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L. Ron Hubbard While asserting that people mistakenly think they can solve their problems by thinking of their own personal interests, the Church of Scientology has been criticized for being the most successful monetary-extracting cult in America today. Founded in 1954 by L. Ron Hubbard, Scientology was based on three decades of his study and research into how the mind and human spirit work. Many decades later, Scientology is mired in controversy over its financial methods, healing practices and religious status. Early church L. Ron Hubbard’s curiosity with how the mind works led him to study in many countries and engage in meetings with the likes of U.S. Naval Commander Joseph C. Thompson, an expert in Freudian theory. While he was a patient at Oak Knoll Naval Hospital in Oakland, California, in 1945, Hubbard experimented with his notion that medical treatments were not effective in patients with mental blocks. While testing his hypothesis that “thought is boss,” Hubbard developed a procedure that was purported to have helped more than 400 people become healthier. That procedure came to be called “Dianetics.” To finance his research, Hubbard wrote more than 200 novels and short stories of the science-fiction, Western, mystery and adventure genres. Hubbard’s first article about Dianetics was published in the Explorer Club Journal in 1949. Owing to a lack of interest in the technique by the American Medical Association and the American Psychiatric Association, Hubbard decided to take his findings directly to the public. The book Dianetics: The Modern Science of Mental Health was published in May 1950, and is said to have sold 17 million copies. Not satisfied with his understanding of the human mind, Hubbard began to delve into the nature of the human spirit for the following three decades. During that time, Scientology was born. The first Church of Scientology was founded in 1954 in Los Angeles, California. Hubbard moved his operations, along with his family, to Sussex, England, and established the church’s worldwide headquarters there. During the 1960s, the church experienced exponential growth after Hubbard developed a stepwise approach for reaching higher spiritual awareness and ability. Training fledgling scientologists in the new method, Hubbard also designed principles to administer Scientology organizations. While living in La Quinta, California between 1975 and 1979, Hubbard wrote and also directed numerous training films. In a book called The Way to Happiness, published in 1980, Hubbard penned a “nonreligious moral code based on common sense” in an attempt to reach a mainstream audience.

Beliefs and practices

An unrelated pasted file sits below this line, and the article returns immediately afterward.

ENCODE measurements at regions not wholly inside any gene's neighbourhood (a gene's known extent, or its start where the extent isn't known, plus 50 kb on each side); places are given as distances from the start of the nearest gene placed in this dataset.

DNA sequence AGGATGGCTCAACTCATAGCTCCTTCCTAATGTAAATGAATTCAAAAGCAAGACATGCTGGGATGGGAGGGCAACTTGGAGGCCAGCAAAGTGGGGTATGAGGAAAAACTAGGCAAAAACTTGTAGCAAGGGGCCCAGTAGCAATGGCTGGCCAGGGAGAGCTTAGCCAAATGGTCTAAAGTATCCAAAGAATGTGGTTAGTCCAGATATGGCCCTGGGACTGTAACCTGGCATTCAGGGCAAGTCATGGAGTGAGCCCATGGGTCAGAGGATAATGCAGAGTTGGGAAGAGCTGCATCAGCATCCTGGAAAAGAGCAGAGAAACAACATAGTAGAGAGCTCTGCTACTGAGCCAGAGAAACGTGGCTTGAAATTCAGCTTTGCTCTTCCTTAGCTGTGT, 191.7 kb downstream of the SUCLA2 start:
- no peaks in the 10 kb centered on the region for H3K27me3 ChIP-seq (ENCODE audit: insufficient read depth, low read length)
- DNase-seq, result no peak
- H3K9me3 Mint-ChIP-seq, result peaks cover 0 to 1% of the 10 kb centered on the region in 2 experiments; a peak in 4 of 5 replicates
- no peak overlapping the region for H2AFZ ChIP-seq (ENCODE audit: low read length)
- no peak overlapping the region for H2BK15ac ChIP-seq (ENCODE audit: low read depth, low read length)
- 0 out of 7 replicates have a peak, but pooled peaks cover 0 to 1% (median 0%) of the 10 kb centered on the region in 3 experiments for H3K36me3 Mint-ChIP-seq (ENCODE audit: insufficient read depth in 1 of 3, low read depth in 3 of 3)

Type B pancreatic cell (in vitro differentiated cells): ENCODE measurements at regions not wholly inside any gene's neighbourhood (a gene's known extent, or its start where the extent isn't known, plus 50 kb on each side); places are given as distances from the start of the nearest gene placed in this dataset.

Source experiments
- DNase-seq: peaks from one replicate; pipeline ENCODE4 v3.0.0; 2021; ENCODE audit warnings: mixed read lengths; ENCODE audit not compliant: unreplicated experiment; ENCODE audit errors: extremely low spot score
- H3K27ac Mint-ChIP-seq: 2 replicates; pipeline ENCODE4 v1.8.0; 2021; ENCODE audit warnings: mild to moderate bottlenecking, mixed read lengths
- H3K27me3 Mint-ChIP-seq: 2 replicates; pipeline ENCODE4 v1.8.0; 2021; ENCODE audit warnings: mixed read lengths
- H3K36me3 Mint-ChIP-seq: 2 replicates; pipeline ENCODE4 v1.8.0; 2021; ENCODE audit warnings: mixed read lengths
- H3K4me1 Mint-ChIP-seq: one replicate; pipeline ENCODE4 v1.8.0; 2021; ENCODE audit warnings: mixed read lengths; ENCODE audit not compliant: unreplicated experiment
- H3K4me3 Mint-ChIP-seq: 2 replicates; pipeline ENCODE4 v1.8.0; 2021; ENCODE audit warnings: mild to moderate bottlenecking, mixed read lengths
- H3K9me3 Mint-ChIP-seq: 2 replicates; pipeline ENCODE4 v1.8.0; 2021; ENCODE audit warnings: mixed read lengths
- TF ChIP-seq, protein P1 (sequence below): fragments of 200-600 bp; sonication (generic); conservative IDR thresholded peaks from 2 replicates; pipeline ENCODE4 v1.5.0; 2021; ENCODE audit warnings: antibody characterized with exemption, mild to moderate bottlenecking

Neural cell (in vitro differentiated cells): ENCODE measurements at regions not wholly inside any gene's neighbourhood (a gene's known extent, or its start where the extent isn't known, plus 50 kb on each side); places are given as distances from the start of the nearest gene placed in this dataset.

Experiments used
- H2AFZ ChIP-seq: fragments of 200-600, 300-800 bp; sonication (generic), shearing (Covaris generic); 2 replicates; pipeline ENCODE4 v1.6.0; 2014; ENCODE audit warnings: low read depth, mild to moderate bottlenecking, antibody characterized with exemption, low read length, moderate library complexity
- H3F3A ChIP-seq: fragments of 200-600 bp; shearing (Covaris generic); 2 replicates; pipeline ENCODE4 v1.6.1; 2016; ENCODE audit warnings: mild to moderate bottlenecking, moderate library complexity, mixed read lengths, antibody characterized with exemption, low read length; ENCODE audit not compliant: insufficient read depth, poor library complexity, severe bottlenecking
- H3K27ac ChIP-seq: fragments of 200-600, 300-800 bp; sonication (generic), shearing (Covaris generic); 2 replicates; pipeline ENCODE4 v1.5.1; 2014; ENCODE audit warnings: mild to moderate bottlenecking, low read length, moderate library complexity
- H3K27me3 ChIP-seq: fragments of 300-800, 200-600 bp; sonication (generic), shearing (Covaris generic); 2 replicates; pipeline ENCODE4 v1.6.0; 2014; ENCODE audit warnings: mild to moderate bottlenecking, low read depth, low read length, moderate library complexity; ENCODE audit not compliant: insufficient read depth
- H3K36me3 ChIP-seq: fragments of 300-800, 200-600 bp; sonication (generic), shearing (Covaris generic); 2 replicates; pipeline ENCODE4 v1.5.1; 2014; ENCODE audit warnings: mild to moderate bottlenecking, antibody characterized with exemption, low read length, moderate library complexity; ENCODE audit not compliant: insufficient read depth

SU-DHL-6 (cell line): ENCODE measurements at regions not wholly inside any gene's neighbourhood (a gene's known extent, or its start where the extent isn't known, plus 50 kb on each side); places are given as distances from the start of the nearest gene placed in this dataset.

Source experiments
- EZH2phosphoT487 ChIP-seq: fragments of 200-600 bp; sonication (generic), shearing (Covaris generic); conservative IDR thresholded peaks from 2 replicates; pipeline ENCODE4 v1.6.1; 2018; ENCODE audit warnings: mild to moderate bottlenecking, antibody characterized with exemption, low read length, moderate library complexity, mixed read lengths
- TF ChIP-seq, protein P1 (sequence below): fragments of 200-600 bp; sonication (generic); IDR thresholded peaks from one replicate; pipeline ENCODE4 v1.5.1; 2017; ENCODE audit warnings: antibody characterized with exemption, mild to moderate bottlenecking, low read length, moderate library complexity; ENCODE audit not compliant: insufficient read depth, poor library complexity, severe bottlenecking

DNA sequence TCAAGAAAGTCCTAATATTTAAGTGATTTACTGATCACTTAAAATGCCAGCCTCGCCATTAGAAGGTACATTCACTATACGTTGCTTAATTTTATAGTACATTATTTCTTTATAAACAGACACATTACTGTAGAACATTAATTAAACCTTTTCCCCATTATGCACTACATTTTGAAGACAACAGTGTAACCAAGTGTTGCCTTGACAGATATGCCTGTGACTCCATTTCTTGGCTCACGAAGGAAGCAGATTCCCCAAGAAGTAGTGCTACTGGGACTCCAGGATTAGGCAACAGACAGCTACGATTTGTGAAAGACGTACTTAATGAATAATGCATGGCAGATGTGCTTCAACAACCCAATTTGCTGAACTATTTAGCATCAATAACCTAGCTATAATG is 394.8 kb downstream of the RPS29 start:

Scientology simply means “the study of knowledge or truth.” Adherents believe that man is basically good and teaches that past negative experiences cause people to commit evil deeds, but it is not their basic nature to do so. They also believe that sometimes people solve their problems selfishly, only thinking of what is best for them. Those solutions tend to overlook or ignore others and hurt not only the perpetrator, but also those around that person. These actions create internal strife and confusion that hurts the human spirit. Scientology serves to eliminate those negative experiences and helps adherents to become honest and integrated with their own values. By raising adherents' understanding and awareness of those things that cause internal strife and discomfort, Scientology gives them tools to deal with life’s issues so that they can solve their own problems and improve their own well being. Once training is complete, Scientology encourages adherents to assist family and friends to make improvements in their own lives. Hubbard discovered in his research that human beings have a strong drive or impulse toward survival. He categorized each phase of survival into eight separate “zones of existence” called dynamics. Those zones are delineated as the urge to survive for oneself, for family and sex, for a group, for mankind, and the urge to survive for life itself. The fifth through the eighth zones, which were developed after Hubbard wrote Dianetics, define the urge for the survival of the universe, the “life source” and the urge to exist as “infinity or God.” Having reached the highest level of understanding or dynamic, adherents experience greater harmony in their lives. They also teach their adherents about an ARC triangle, which represents an interplay among affinity, reality and communication. According to Scientology, when one of those three factors is lacking, an adherent’s relationship to his fellows and reality is out of alignment. According to Scientology, reality is “agreement on the solid things of life or mutually held between individuals.” For example, when someone is successfully communicating with another, there is affinity between them. As the corner on the triangle that is communication improves or rises, the corners for affinity and reality also rise. The opposite also is true in that when someone is having a disagreement with someone, the corner of the communication triangle drops and so do the other two corners. Hubbard developed an “E-Meter” or “Electropsychometer,” which is supposed to assist in determining an adherent’s mental state. Through a process called “auditing,” an “auditor” locates areas in the mind that are experiencing “spiritual distress or travail.” Using that simplified lie detector, auditors diagnose electrical changes in the skin as adherents discuss intimate details of their past. The purpose of this scientific treatment is to raise an individual’s state of spiritual existence or consciousness by “clearing” those pockets of distress or “engrams” that were caused by early traumatic experiences. Those spiritual enhancements that are accomplished through auditing and training sessions are charted on what Scientology calls “The Bridge of Total Freedom.” At the more advanced levels of participation, adherents are taught that their makeup comprises clusters of spirits or “thetans” that were banished to Earth approximately 75 million years ago by a cruel ruler named “Xenu,” and need to be audited. These higher-level auditing sessions currently cost as much as $1,000 per hour, or $12,500 for a 12-and-a-half-hour block of sessions. Church organization Between 1952 and 1986, the Church of Scientology was governed by Hubbard through a secular organization called Hubbard Association of Scientologists (HAS). Hubbard also established the Church of American Science and the Church of Spiritual Engineering around 1953, but soon abandoned them. Today the church is organized into a hierarchy governed by the Religious Technology Center. The ecclesial head of the church is the center’s board chairman. The center, being the senior ecclesial management body of the church, ensures the continued orthodoxy and purity of the church’s doctrine. The center also maintains the continuity and management of the Scientology and Dianetics technologies, but does not manage individual churches. That operation is maintained by the Church of Scientology International (CSI). CSI plans, assists, and coordinates those churches' expansion by providing programs to individual organizations and groups. Controversies For 26 years after the Internal Revenue Service withdrew tax-exempt, non-profit status, the Church of Scientology fought a losing battle. According to an article published in The Wall Street Journal on December 30, 1997, their status was restored when the church agreed to pay a $12.5 million settlement for back taxes. As part of that settlement, the church agreed to drop 50 lawsuits against the IRS. The church uses its tax-exempt status as evidence of the U.S. government’s validation of Scientology’s religious status. To that end, the church claims that in 1994, a joint council of Shinto Buddhist (Yu-itsu Shinto) sects in Japan not only extended official recognition to Scientology, but also trained many of its monks in its beliefs and practices as an addition to their own meditations and worship. Adherents pay large sums for higher-level services, and critics aver that such policies are proof that Scientology is a commercial enterprise. The church points out that an adherent can make in-kind contributions, and that their most devoted members donate nothing for services. Members of their Sea Organization, or Sea Org, are said to have committed future lifetimes to Scientology in exchange for services. Those members hold the highest-ranking positions within the church. Such techniques as wiretapping and other forms of espionage have been used to obtain government documentation and to harass members of splinter groups. High-ranking members, including Hubbard’s wife, Mary Sue Hubbard, were convicted in federal court of infiltration, wiretapping, and theft of documents in government offices, most notably those of the IRS. Charges of death threats and bombings of former members have also been lodged against the church. In 1971, a federal court ruled that Hubbard’s medical claims of curing blindness and improving adherents’ intelligence and appearance, through removing engrams, were bogus. The court also ruled that E-meter auditing would no longer be considered a scientific treatment. According to critics, Hubbard’s response was to push the church's religious aspect by: requiring its counselors to wear clerical collars, building chapels, changing the name of their franchise locations to "missions," renaming fees as "fixed donations," and deeming his books on Dianetics and Scientology to be sacred texts. It also has been reported that sales of those texts have been falsely inflated by bulk purchases by members at Dalton Books and other book retailers. Modern Scientology Since Hubbard’s death in January 1986, the church has experienced vast monetary and membership growth. Currently the church has 4,200 Scientology groups, missions and churches in 156 countries, with 10 million adherents. There also are more than 1,000 “social betterment” groups that use Hubbard’s technologies in education, drug and criminal rehabilitation, as well as moral or ethical consciousness raising. Continuing controversies surround the church and its religious status, but it is the fastest-growing religion in the world. The church has expanded more in the past five years than the preceding 50. New Scientology groups, missions and churches have opened at a rate of three per day during 2005. Glamorous “Celebrity Centers” have been opened in Hollywood, California, to aggressively attract a star-studded roster of adherents with large discretionary incomes. The chain of clubhouses offers counseling and career guidance to such adherents as Tom Cruise, John Travota, Kirstie Alley, Mimi Rogers, and Anne Archer. Its roster also includes Jazz star Chick Corea and Nancy Cartwright, the voice of the cartoon show’s Bart Simpson. The clubhouses cater to the rich and are unavailable to the rank-and-file Scientologist. Conclusion L. Ron Hubbard’s search for understanding the way the mind works spawned the Church of Scientology in 1954. Since its inception, controversy over its practices and religious status has followed the church. While Scientology is the fastest-growing religion in the world, critics continue to dog it. With millions of dollars squirreled away in foreign banks, the church’s assets remain intact and membership figures continue to climb.